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Infect Immun. 1996 Dec;64(12):5129-37.

Surface Zn-proteinase as a molecule for defense of Leishmania mexicana amazonensis promastigotes against cytolysis inside macrophage phagolysosomes.

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Division of Biomedical Sciences, Meharry Medical College, Nashville, Tennessee 37208, USA.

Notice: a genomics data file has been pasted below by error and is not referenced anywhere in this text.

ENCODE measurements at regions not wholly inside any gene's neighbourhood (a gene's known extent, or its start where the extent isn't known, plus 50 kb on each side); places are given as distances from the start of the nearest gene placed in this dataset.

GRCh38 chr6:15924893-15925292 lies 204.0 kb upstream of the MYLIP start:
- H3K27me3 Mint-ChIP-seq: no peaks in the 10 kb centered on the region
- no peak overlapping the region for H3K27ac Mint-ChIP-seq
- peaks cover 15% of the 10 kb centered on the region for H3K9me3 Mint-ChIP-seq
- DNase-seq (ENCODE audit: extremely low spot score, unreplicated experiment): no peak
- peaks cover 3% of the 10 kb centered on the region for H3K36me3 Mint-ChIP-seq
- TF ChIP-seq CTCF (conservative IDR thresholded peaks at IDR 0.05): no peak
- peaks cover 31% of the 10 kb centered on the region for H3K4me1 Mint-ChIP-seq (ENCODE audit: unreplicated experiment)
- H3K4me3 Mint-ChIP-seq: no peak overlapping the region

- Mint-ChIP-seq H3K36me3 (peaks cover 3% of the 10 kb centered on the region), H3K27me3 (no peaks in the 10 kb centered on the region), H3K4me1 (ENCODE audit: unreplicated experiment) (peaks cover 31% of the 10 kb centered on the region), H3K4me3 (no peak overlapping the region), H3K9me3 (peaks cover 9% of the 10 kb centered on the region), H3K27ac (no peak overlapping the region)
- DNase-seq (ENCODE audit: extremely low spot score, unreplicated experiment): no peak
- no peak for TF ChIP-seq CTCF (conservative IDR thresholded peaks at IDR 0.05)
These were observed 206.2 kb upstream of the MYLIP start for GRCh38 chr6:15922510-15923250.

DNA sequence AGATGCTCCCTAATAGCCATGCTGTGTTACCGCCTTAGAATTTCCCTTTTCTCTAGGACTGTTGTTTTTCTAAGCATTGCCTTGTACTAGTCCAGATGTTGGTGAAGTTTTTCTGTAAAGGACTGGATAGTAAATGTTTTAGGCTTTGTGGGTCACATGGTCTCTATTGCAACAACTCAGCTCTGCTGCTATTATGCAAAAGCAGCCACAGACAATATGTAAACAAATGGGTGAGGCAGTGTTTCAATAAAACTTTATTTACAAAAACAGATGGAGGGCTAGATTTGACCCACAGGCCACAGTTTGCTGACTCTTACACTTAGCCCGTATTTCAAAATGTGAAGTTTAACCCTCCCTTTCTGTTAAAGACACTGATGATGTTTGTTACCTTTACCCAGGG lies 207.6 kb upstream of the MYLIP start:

The role of the surface membrane Zn-proteinase in protecting the cellular integrity of the macrophage parasite Leishmania mexicana amazonensis from intraphagolysosomal cytolysis was studied. These cells lose their infectivity to host macrophages after prolonged cultivation in axenic growth medium. The virulent and attenuated variants of the parasite cells were cloned. Failure of these attenuated parasite cells to survive inside macrophage phagolysosomes is associated with 20- to 50-fold reduction in the expression of surface gp63 protein. In situ inhibition of gp63 proteinase activity inside Leishmania-infected macrophage phagolysosomes with targeted delivery of an inhibitor of gp63 proteinase activity, 1,10-phenanthroline, selectively eliminated intracellular Leishmania amastigotes, further suggesting the importance of this proteinase in phagolysosomal survival of the parasite. An upstream sequence (US) of the gp63 gene was cloned in front of the bacterial chloramphenicol acetyltransferase (CAT) gene in plasmid pCATbasic. Transfection of L. mexicana amazonensis cells with this recombinant plasmid showed that expression of the CAT gene from this US is 15- to 20-fold higher in virulent clones than in avirulent clones of the parasite. Band shift analysis with the cloned US also showed that binding of protein(s) was 15- to 20-fold higher in virulent cell extract than in avirulent cell extract. Coating of attenuated cells or liposomes with proteolytically active gp63 protects them from degradation inside macrophage phagolysosomes. These results suggest a novel mechanism of survival of this phagolysosomal parasite with the help of its surface Zn-proteinase.

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